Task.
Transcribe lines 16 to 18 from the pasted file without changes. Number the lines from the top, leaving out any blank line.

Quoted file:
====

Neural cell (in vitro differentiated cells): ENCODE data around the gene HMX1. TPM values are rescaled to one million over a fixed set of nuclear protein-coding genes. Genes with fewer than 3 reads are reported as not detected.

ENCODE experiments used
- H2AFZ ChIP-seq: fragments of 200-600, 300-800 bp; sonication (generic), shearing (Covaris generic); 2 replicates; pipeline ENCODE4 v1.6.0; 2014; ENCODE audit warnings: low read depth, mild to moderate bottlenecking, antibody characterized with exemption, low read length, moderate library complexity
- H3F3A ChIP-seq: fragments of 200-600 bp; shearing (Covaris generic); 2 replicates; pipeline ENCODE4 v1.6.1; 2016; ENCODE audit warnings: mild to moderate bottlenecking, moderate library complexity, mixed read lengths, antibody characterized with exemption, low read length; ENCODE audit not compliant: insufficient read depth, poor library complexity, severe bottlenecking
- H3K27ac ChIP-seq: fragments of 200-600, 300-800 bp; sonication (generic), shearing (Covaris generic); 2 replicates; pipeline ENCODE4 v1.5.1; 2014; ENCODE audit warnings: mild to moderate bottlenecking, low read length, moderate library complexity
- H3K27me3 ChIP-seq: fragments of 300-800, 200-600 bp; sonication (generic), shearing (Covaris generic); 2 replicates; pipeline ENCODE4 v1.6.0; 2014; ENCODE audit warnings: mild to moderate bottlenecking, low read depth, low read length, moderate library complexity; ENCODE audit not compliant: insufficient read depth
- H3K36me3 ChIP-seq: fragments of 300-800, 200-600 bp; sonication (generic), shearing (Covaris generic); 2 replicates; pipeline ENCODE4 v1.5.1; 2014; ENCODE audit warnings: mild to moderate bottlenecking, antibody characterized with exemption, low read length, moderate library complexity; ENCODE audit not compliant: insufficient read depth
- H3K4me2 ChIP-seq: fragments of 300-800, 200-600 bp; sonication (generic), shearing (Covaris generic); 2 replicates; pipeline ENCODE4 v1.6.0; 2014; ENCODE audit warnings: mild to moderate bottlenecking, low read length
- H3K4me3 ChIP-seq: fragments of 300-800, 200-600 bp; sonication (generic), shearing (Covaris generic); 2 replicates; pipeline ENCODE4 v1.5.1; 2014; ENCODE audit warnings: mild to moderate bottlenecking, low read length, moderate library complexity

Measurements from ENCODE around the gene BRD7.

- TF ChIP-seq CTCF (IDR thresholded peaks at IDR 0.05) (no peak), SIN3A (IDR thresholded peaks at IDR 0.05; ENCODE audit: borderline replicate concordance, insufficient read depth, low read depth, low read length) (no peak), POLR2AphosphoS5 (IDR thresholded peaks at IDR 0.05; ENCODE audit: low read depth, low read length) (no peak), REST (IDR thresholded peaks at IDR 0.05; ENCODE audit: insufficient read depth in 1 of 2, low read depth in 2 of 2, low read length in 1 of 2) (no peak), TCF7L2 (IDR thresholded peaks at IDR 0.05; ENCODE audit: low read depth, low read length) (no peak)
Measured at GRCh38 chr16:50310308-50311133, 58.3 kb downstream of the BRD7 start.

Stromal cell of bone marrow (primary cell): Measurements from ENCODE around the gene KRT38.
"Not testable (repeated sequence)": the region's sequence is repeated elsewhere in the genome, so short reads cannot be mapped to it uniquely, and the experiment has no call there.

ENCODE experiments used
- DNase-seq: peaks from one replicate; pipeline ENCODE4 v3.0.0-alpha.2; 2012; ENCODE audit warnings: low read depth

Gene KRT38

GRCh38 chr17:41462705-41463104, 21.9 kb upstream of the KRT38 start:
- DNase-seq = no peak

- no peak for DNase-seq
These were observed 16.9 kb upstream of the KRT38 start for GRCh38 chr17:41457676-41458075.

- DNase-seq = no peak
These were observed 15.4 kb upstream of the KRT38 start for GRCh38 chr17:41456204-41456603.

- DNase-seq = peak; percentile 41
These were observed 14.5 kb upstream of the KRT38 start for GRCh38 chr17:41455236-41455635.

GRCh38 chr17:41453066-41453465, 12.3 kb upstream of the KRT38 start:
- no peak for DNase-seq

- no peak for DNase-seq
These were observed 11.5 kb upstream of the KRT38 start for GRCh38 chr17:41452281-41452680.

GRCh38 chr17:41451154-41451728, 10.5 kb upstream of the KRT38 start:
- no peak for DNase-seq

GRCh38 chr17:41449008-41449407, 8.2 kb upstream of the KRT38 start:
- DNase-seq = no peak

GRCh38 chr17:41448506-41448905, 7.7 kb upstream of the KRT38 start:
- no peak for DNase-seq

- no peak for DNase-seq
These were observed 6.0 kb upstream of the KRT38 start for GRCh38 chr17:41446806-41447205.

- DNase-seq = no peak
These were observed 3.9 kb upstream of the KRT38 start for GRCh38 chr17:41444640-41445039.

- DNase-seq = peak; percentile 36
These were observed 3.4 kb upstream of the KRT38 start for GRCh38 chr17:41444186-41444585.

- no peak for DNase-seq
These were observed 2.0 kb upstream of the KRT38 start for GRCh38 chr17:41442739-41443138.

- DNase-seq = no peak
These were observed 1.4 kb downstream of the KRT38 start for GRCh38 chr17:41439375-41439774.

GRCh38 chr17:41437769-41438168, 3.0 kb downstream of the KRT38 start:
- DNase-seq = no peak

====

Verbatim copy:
- DNase-seq: peaks from one replicate; pipeline ENCODE4 v3.0.0-alpha.2; 2012; ENCODE audit warnings: low read depth

Gene KRT38

GRCh38 chr17:41462705-41463104, 21.9 kb upstream of the KRT38 start: